Viet Cong prisoners were the “expendables” in these experiments with brain implants.
MK-ULTRA, the code name for the CIA’s experiments with mind control, was begun on the orders of CIA director Allen Dulles in 1953 and headed by Dr. Sidney Gottlieb. When experiments with LSD on staff members and volunteers seemed productive, Gottlieb began to experiment with the drug on unsuspecting individuals. For some experiments he was joined by Dr. Donald Ewen Cameron, who had assisted the Office of Special Services (OSS) to interrogate Nazi prisoners during World War II. Intrigued by the experiments conducted on concentration camp prisoners by German doctors, Cameron later contracted to work for the OSS, which became the CIA in 1947, in the field of behavior manipulation. He continued this specialty in Projects Bluebird and Artichoke, which became MK-ULTRA in 1953. Due to his excessively harsh experiments with electroshock, LSD, and drug-induced comas that sometimes lasted for months, and his penchant for performing prefrontal lobe lobotomies, Cameron’s experiments proved far too extreme for some of his “patients” and many of them died.
About 1960 Gottlieb expanded the program to include mind-control experiments with animals. In Operation Resurrection, apes were lobotomized, then placed in total isolation. After a time, the experimenters would direct radio frequencies into the brains of the apes, who immediately went mad and died, their brains literally fried. Additional experiments were conducted with dogs, cats, and monkeys in which miniaturized electrode implants were inserted in specific brain areas. Some tests were intended only to see how physical actions might be stimulated or controlled electronically. In certain instances, the animals were living bombs, guided toward their targets by electrode implants and miniaturized microphones.
In April 1961 Gottlieb assessed the animal experiments as successful and decided that it was time to experiment with electrode implants in human brains. No records exist to disclose how many cruel experiments were conducted with unwilling human subjects, for in 1972 Richard Helms, director of the CIA, ordered records of all 150 individual projects of MK-ULTRA destroyed, but information has leaked out concerning experiments with three Viet Cong prisoners in July 1968.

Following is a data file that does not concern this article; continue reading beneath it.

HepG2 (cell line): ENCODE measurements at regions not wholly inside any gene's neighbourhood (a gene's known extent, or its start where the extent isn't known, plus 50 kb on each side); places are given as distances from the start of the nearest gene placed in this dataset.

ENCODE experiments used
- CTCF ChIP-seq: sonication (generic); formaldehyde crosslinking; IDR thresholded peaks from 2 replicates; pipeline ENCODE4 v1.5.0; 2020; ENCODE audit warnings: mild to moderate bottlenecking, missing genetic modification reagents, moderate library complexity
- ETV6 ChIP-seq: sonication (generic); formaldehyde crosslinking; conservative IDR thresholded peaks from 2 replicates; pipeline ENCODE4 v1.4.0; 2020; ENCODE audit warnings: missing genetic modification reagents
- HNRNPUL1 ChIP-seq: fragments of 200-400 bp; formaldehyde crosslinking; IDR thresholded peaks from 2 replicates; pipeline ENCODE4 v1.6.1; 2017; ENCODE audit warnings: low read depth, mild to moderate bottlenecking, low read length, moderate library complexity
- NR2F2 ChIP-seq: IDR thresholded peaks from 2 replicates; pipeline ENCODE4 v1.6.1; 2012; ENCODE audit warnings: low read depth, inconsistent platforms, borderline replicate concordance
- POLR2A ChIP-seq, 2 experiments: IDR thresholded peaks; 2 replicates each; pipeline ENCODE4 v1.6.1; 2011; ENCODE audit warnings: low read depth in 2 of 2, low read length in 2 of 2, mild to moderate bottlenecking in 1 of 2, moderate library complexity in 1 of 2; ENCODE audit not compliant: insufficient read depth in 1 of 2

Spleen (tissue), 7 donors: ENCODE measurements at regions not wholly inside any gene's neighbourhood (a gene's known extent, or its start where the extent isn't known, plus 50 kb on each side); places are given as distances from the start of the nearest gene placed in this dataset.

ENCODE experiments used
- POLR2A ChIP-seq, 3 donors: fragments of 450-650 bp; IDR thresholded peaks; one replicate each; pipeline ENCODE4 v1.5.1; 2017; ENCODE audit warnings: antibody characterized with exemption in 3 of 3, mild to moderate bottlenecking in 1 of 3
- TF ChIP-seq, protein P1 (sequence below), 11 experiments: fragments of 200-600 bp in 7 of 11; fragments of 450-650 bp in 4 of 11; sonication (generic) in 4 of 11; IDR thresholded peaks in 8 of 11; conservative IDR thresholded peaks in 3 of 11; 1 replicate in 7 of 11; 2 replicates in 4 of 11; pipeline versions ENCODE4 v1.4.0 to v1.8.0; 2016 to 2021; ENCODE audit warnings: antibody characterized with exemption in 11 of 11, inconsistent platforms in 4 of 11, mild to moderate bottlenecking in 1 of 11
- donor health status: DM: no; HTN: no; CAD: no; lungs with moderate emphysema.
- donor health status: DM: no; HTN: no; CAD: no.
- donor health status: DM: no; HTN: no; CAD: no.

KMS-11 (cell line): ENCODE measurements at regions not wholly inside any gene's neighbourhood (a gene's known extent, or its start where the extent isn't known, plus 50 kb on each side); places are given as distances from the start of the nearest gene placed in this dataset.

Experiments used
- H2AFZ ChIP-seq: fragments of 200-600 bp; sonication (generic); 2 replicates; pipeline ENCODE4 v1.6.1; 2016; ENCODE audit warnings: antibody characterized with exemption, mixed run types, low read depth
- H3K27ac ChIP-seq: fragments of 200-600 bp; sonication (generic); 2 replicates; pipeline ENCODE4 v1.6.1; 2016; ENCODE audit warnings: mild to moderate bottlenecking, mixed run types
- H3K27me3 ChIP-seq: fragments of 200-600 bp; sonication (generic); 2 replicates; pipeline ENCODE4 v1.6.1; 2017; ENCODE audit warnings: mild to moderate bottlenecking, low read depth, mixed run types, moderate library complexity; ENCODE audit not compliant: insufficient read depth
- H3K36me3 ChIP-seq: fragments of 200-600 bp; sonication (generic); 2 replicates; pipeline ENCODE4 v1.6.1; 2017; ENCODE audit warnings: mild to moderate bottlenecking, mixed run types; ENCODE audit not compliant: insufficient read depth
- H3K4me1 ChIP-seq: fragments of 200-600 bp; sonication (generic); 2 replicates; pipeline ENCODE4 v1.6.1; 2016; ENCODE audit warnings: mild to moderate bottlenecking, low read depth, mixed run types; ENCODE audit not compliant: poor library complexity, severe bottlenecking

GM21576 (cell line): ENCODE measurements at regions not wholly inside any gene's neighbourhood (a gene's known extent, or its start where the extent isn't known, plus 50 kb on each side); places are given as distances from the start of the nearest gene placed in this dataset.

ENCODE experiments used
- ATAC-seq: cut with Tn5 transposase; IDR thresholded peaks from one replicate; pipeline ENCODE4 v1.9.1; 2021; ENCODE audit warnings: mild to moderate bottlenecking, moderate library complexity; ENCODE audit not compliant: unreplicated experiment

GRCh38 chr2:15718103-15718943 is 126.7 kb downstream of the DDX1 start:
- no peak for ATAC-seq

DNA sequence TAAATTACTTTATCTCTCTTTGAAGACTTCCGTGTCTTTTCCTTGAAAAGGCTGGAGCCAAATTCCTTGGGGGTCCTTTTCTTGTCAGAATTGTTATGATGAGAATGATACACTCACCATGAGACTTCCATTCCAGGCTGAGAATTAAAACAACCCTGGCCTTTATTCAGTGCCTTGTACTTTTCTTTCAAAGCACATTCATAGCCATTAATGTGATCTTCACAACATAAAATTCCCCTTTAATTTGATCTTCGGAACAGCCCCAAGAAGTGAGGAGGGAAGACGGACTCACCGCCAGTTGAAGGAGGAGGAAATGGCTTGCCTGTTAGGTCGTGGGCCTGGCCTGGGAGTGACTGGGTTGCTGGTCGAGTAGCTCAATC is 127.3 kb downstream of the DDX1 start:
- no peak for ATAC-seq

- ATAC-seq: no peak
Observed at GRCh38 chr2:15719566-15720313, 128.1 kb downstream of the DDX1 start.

A team of “behaviorists” flew into Saigon and traveled to the hospital at Bien Hoa where the prisoners were being confined. The agents from “Subproject 94,” as the effort was code-named, set up their equipment in an enclosed compound, and the team’s neurosurgeon and neurologist inserted minuscule electrodes into the brains of the three VC prisoners.
After a brief recovery period, the prisoners were armed with knives and direct electrical stimulation was applied to their brains. The goal of the experiment was to determine if individuals with such electrodes implanted in their brains could be incited to attack and to kill one another. Once again the Agency was seeking a perfect sleeper assassin, a true “Manchurian Candidate,” who could be electronically directed to kill a subject.
After a week of enduring electrical shocks to their brains, the prisoners still refused to attack one another. They were summarily executed and their bodies burned.
Conspiracy theorists state grimly that it is impossible to know how many individuals were implanted with microelectrodes that might still be activated by orders to kill a politician, pope, or president by a secret shadow agency within the government.